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The Average Homeowner Became 40 Times Wealthier Than Renters Over The Past 10 Years A new report examined how homeownership can be a vehicle to build substantial wealth over time.

By Madeline Garfinkle

entrepreneur daily

Opinions expressed by Entrepreneur contributors are their own.

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Homeownership has many advantages: stability, a sense of community, tax deductions and, of course, the opportunity to build wealth over time.

Over the past 10 years, the median-priced home in the U.S. rose by $190,000 in value, making homeowners nearly 40 times wealthier than renters, according to a new report from the National Association of Realtors.

The report examined homeownership as a vehicle to build wealth over time, using data from 2012-2022 and studying the difference in wealth appreciation between income groups: Low-income homeowners (income no greater than 80% of the area median income), middle-income homeowners (income higher than 80% but less than 200% of the area median income) and upper-income homeowners (income higher than 200% of the area median income).

Related: 4 Reasons Why Home Ownership Is Still a Fantastic Investment

Low-income households built $98,910 in wealth from home price appreciation alone over the past decade; middle-income homeowners accumulated $122,070 in wealth; and upper-income homeowners accumulated more than $150,810 in wealth.

"Over a long time period, home ownership is a solid path towards building wealth," Lawrence Yun, chief economist for the National Association of Realtors, told USA TODAY. "It works in two ways: First you have the advantage of home price appreciation, and second, it forces homeowners to save for monthly mortgage payments, which renters don't have."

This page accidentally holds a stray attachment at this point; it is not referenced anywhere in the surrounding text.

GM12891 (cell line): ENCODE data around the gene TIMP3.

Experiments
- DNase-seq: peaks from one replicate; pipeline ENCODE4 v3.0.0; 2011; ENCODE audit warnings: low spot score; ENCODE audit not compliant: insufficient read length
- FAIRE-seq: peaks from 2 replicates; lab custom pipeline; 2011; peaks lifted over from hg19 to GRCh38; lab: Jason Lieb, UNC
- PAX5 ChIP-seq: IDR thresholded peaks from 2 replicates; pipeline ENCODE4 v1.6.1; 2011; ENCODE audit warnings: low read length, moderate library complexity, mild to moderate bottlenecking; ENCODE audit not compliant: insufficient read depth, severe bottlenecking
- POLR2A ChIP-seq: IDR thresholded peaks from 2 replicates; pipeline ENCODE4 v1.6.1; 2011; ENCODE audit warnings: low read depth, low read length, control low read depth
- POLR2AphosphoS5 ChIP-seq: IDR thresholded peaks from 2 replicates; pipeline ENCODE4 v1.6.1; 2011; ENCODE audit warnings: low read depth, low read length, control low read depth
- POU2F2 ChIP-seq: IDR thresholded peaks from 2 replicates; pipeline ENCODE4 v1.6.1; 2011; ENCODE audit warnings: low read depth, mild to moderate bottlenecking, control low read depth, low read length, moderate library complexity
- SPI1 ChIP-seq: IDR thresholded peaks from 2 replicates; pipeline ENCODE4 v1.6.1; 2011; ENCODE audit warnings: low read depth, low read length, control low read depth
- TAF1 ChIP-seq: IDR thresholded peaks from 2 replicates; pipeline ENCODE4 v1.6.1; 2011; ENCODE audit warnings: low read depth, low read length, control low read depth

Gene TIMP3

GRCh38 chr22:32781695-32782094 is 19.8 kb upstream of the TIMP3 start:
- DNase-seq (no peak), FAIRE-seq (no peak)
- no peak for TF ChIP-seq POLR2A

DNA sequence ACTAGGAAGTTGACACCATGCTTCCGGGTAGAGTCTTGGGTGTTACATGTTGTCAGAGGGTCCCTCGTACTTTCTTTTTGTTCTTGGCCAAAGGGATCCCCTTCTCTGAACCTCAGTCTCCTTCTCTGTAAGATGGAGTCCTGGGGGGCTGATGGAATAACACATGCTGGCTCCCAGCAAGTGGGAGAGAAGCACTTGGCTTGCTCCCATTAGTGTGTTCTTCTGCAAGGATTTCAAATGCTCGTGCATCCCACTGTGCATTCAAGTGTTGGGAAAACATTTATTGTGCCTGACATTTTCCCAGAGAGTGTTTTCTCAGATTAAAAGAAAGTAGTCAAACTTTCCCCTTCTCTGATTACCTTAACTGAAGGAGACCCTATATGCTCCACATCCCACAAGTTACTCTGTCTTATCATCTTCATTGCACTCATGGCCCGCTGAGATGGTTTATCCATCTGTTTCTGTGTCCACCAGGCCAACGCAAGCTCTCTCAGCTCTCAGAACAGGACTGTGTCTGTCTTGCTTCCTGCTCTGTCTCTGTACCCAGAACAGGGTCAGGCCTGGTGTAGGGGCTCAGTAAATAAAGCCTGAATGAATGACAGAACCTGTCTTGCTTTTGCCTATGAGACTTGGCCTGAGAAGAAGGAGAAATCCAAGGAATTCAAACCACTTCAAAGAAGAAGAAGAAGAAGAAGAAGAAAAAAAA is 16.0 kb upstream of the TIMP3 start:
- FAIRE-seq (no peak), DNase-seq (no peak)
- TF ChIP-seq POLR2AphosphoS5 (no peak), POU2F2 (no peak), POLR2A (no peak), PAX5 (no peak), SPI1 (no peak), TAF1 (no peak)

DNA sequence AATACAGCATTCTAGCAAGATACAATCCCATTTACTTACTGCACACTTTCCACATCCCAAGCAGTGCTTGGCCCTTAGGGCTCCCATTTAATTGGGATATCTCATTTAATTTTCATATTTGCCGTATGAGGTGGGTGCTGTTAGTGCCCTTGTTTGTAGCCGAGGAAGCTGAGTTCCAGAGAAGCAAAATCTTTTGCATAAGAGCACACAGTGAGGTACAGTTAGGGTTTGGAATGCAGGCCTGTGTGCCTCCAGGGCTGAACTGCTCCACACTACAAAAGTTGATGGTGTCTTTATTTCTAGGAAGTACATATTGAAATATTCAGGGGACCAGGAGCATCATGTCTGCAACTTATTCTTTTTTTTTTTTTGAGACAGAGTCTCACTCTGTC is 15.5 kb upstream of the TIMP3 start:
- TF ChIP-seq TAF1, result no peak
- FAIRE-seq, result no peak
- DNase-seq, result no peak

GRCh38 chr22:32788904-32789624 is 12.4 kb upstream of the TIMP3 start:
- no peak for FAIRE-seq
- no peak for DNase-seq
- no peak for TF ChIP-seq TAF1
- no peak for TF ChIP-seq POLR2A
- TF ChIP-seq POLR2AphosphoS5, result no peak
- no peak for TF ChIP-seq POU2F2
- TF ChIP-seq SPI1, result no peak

Across the U.S., the 10 metropolitan areas where homeowners experienced the highest wealth gains, regardless of income, were all in California, with the San Jose area having the biggest gains. Homeowners in the San Jose metro area accumulated between $627,880 and $836,490 in wealth over the past decade.

The report also found that wealth gains from homeownership typically increase the longer one holds onto the property. For example, the median-priced home is worth $189,800 more now than in 2012 and $151,000 more compared to 2015.

Related: These Are the 10 Cheapest States to Buy a House in 2022, According to a New Report

Madeline Garfinkle

News Writer

Madeline Garfinkle is a News Writer at She is a graduate from Syracuse University, and received an MFA from Columbia University. 

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